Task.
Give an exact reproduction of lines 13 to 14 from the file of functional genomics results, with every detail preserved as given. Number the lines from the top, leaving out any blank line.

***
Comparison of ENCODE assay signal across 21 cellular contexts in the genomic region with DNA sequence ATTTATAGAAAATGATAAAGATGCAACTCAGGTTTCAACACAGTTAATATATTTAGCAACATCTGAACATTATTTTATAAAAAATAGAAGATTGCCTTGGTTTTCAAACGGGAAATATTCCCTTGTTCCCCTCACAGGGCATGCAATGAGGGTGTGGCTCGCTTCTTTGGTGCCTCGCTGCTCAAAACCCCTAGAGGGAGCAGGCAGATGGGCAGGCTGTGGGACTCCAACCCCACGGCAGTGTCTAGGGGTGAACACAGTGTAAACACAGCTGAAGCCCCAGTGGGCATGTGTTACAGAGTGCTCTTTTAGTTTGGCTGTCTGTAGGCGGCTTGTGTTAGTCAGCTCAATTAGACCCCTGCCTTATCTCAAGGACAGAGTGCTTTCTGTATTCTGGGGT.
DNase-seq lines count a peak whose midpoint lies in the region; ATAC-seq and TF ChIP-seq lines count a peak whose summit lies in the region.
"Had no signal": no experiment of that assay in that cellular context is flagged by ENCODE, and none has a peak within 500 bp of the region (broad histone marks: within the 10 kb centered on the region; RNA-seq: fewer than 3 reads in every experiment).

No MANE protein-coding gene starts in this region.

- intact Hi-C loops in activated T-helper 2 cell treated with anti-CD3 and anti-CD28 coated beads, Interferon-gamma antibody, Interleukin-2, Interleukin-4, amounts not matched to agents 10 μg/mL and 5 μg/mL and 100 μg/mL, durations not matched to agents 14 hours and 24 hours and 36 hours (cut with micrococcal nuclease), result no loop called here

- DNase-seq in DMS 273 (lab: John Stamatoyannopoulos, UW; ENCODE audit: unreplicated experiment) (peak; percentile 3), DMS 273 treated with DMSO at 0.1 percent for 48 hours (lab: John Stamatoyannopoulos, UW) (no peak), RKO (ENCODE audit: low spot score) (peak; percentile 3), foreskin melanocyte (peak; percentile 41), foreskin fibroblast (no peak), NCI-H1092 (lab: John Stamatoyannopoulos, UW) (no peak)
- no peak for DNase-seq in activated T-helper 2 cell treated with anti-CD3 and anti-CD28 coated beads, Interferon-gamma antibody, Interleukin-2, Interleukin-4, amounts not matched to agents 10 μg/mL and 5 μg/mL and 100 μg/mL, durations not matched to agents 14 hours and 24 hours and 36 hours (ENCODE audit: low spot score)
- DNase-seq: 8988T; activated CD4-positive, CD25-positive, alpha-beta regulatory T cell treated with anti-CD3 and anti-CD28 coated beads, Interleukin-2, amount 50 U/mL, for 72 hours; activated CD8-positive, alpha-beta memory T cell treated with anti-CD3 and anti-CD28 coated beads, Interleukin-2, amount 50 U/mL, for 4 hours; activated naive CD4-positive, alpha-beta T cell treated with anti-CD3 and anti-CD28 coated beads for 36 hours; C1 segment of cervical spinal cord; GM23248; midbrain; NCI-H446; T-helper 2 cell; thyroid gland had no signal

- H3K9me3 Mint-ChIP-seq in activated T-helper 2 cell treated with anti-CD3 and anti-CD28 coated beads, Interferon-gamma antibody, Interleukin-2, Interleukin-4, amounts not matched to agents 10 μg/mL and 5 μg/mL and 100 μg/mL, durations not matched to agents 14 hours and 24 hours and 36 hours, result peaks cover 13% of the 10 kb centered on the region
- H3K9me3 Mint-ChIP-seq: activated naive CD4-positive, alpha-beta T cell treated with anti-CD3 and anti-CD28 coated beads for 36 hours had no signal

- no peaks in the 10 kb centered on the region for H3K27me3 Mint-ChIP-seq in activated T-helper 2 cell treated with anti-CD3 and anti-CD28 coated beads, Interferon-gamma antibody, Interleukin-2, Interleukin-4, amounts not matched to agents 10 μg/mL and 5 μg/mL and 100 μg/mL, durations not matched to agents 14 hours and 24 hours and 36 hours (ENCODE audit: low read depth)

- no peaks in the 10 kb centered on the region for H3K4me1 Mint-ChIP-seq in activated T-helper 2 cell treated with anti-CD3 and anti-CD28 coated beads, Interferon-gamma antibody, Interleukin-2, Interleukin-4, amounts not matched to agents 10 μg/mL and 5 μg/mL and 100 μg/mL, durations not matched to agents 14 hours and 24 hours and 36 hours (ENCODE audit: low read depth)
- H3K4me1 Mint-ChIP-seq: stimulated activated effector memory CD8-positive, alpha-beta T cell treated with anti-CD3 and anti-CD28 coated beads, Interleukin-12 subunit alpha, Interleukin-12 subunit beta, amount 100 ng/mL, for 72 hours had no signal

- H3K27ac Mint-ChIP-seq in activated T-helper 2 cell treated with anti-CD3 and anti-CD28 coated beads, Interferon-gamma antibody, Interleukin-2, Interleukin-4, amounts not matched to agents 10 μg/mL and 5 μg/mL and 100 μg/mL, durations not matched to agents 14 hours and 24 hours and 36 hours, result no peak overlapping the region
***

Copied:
- H3K4me1 Mint-ChIP-seq: stimulated activated effector memory CD8-positive, alpha-beta T cell treated with anti-CD3 and anti-CD28 coated beads, Interleukin-12 subunit alpha, Interleukin-12 subunit beta, amount 100 ng/mL, for 72 hours had no signal

- H3K27ac Mint-ChIP-seq in activated T-helper 2 cell treated with anti-CD3 and anti-CD28 coated beads, Interferon-gamma antibody, Interleukin-2, Interleukin-4, amounts not matched to agents 10 μg/mL and 5 μg/mL and 100 μg/mL, durations not matched to agents 14 hours and 24 hours and 36 hours, result no peak overlapping the region